When we got there, it was drizzling, so a TV production assistant led us to a trailer that would serve as Gallagher’s dressing room, although he’d have to share it with the other act performing on the show. He seemed a little bit upset that they hadn’t given him his own trailer until we got inside and met his trailer-mate — Charlie Callas. Both Gallagher and I were fans of Callas, and when the older comedian told the younger one he liked his act, the two became quick friends. I found a place to sit and listened to them tell stories for a half-hour or so before the production assistant popped her head in the door to say the rain had stopped, so they were ready for Gallagher’s rehearsal. He and Robin departed, and I was left along with Callas.

I was thrilled. Having seen him on innumerable Carson shows through the years, his facial contortions and verbal sound effects had always made me laugh. He was completely comfortable sitting in the trailer talking with me, picking up drumsticks to tap out a rhythm on the tabletop that he’d learned by watching Buddy Rich when he’d opened for him in Las Vegas. When I mentioned that I worked at a rock radio station, he admitted not knowing much about current groups, but wanted to hear about the life of a DJ. I explained that I’d only been in the business a couple of years, so I didn’t have many stories, but shared a few. He seemed as interested in those as I was in his backstage stories of Sin City and network TV. He couldn’t have been nicer, and was probably relieved to have someone help him kill time until they needed him onstage.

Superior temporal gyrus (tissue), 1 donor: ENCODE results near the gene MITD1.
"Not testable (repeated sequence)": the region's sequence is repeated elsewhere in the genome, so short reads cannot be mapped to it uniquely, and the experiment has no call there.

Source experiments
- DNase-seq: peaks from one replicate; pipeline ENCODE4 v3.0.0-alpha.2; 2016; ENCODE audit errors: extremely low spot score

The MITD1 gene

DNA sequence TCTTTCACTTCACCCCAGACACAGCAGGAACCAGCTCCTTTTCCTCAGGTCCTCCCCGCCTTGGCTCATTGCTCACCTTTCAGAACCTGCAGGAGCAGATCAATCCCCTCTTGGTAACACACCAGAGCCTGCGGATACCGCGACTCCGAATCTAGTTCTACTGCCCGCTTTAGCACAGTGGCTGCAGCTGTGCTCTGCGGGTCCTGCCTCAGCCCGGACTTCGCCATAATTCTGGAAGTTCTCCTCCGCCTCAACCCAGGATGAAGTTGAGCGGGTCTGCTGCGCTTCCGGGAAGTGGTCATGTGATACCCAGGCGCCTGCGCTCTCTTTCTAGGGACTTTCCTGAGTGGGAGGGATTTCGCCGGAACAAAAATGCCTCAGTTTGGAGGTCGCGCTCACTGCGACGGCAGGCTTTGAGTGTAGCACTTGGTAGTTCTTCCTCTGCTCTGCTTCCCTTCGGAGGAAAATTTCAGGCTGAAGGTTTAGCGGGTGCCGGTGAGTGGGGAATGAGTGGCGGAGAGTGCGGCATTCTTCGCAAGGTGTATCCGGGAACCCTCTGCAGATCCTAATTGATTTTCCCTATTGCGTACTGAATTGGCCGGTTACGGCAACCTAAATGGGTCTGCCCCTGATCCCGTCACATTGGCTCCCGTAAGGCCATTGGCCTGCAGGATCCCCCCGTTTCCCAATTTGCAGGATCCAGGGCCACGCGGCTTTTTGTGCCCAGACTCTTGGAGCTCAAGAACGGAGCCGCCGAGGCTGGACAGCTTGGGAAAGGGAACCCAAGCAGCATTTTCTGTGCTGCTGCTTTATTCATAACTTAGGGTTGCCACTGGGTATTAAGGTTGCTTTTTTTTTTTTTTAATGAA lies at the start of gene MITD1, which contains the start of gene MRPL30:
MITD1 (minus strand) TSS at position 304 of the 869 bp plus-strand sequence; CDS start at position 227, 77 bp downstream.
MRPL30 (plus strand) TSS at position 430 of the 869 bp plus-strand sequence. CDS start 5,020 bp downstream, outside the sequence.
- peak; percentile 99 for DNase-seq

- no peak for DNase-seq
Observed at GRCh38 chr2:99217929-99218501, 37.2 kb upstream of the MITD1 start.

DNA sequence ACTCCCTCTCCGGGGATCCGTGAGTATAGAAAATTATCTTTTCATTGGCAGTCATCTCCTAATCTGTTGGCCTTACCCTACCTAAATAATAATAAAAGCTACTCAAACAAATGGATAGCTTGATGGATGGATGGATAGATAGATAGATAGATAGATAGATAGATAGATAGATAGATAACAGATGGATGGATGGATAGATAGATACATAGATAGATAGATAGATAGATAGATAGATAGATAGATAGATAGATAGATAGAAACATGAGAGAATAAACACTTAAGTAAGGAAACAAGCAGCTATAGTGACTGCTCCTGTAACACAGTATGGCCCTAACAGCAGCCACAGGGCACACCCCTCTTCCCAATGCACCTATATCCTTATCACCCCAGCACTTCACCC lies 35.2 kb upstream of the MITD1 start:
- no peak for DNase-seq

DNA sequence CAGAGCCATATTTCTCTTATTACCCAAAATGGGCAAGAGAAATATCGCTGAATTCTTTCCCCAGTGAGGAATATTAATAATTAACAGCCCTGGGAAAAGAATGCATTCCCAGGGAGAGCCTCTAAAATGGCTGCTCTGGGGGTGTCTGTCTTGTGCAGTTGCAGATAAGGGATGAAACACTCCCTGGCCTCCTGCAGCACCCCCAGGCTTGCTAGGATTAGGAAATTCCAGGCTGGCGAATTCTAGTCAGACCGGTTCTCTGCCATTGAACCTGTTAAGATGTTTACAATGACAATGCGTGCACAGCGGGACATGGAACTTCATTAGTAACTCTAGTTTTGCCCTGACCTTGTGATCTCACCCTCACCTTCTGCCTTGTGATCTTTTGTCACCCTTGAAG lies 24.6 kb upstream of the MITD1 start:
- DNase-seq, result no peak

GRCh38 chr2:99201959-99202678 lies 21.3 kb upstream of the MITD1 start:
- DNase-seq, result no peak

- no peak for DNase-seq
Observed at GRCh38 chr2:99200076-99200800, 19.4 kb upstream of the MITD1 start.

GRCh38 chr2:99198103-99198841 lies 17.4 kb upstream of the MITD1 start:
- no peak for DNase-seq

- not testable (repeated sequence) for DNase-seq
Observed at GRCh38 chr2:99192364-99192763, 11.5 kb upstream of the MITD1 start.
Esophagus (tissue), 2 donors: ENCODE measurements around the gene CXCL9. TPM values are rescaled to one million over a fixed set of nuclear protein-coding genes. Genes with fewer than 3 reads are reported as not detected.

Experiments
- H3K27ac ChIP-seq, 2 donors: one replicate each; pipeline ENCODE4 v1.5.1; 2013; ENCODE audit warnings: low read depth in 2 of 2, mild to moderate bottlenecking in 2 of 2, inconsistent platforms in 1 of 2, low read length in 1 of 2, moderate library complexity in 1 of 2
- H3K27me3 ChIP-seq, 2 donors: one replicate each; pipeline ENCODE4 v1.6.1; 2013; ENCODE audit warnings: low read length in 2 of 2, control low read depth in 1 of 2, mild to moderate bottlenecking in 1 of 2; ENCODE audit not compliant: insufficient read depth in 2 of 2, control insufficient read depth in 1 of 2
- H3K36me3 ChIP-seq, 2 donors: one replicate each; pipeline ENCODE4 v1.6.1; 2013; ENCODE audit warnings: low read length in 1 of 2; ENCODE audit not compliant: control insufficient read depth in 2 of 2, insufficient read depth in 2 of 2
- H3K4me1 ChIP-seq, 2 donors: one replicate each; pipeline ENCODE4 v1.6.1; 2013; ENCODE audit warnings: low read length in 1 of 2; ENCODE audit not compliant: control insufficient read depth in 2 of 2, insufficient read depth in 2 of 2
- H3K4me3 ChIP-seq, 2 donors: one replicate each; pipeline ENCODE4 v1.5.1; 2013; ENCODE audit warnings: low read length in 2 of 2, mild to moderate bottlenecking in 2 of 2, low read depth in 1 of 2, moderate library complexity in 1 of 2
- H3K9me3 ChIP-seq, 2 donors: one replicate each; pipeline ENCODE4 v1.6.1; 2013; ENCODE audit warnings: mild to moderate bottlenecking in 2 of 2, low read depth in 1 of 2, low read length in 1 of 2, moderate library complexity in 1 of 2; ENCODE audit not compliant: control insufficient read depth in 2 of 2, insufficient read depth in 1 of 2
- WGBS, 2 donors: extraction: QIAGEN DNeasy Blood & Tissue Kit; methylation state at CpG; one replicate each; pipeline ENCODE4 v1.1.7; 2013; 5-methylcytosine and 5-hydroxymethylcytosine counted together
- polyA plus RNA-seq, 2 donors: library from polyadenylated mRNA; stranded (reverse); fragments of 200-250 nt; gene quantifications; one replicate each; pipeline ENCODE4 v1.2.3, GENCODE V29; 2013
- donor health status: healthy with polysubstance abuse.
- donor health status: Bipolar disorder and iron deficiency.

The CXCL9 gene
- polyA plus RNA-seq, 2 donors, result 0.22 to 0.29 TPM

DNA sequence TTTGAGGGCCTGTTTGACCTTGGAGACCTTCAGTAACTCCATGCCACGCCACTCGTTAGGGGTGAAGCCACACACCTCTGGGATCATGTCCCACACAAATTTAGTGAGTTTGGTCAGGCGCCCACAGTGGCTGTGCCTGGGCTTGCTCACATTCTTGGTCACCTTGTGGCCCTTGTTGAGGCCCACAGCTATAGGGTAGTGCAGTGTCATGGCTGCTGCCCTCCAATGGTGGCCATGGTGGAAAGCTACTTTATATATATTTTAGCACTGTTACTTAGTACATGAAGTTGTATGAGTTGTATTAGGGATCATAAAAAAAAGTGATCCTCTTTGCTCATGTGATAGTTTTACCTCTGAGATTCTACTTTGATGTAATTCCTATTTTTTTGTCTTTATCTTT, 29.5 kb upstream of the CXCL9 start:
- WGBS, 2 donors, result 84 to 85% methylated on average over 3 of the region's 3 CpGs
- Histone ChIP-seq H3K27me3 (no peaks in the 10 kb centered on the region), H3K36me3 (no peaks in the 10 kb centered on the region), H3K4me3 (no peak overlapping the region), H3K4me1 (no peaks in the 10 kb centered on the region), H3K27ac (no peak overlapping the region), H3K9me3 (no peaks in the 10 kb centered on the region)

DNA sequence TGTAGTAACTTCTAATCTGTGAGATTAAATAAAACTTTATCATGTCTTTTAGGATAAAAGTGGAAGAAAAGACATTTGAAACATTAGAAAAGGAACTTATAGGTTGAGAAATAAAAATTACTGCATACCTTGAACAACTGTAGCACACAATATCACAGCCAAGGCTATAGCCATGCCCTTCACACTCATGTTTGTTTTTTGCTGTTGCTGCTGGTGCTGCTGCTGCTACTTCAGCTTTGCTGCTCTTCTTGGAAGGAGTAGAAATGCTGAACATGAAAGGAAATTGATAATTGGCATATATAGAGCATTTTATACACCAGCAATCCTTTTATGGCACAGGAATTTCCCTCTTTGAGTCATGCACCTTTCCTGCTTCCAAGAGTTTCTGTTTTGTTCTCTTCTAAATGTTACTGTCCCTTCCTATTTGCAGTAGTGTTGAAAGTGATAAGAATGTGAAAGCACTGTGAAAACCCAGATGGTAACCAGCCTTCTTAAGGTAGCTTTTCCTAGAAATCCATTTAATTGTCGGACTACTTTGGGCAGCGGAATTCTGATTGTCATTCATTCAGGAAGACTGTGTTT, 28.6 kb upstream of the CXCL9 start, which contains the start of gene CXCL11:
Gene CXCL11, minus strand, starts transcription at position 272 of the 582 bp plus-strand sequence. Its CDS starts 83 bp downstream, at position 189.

By the time Gallagher got back from rehearsing for the national high school cheerleading champioships TV special at Magic Mountain, an hour had passed and the drizzle had started again. Gallagher told Callas, with whom he was sharing a trailer/dressing room, that the TV crew was going to have to tape some of the cheerleaders in the rain, a phrase that Callas immediately improvised into a song, complete with filthy lyrics that had us on the floor. Before long, there was another break in the clouds, and the decision was made to record both comedians’ segments right away, while there were still people in the crowd.